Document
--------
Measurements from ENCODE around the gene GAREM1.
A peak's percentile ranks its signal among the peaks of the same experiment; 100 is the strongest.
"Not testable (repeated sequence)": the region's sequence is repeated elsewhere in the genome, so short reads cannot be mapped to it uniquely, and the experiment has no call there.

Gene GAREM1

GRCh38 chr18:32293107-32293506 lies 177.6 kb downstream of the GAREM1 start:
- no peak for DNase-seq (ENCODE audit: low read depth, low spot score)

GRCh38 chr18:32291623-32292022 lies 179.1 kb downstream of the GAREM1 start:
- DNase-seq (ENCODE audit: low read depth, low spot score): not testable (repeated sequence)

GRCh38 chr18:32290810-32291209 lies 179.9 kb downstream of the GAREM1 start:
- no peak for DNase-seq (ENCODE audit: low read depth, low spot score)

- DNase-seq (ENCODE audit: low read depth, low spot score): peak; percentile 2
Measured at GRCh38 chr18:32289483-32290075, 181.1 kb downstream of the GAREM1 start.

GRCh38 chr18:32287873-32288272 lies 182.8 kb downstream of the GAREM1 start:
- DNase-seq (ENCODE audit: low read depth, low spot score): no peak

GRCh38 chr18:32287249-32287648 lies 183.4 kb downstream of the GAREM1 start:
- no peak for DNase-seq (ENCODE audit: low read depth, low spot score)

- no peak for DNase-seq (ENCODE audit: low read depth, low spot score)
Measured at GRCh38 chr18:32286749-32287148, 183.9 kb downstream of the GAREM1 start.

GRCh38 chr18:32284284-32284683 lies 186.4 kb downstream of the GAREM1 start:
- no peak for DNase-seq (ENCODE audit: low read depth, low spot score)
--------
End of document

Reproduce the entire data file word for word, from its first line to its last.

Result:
Measurements from ENCODE around the gene GAREM1.
A peak's percentile ranks its signal among the peaks of the same experiment; 100 is the strongest.
"Not testable (repeated sequence)": the region's sequence is repeated elsewhere in the genome, so short reads cannot be mapped to it uniquely, and the experiment has no call there.

Gene GAREM1

GRCh38 chr18:32293107-32293506 lies 177.6 kb downstream of the GAREM1 start:
- no peak for DNase-seq (ENCODE audit: low read depth, low spot score)

GRCh38 chr18:32291623-32292022 lies 179.1 kb downstream of the GAREM1 start:
- DNase-seq (ENCODE audit: low read depth, low spot score): not testable (repeated sequence)

GRCh38 chr18:32290810-32291209 lies 179.9 kb downstream of the GAREM1 start:
- no peak for DNase-seq (ENCODE audit: low read depth, low spot score)

- DNase-seq (ENCODE audit: low read depth, low spot score): peak; percentile 2
Measured at GRCh38 chr18:32289483-32290075, 181.1 kb downstream of the GAREM1 start.

GRCh38 chr18:32287873-32288272 lies 182.8 kb downstream of the GAREM1 start:
- DNase-seq (ENCODE audit: low read depth, low spot score): no peak

GRCh38 chr18:32287249-32287648 lies 183.4 kb downstream of the GAREM1 start:
- no peak for DNase-seq (ENCODE audit: low read depth, low spot score)

- no peak for DNase-seq (ENCODE audit: low read depth, low spot score)
Measured at GRCh38 chr18:32286749-32287148, 183.9 kb downstream of the GAREM1 start.

GRCh38 chr18:32284284-32284683 lies 186.4 kb downstream of the GAREM1 start:
- no peak for DNase-seq (ENCODE audit: low read depth, low spot score)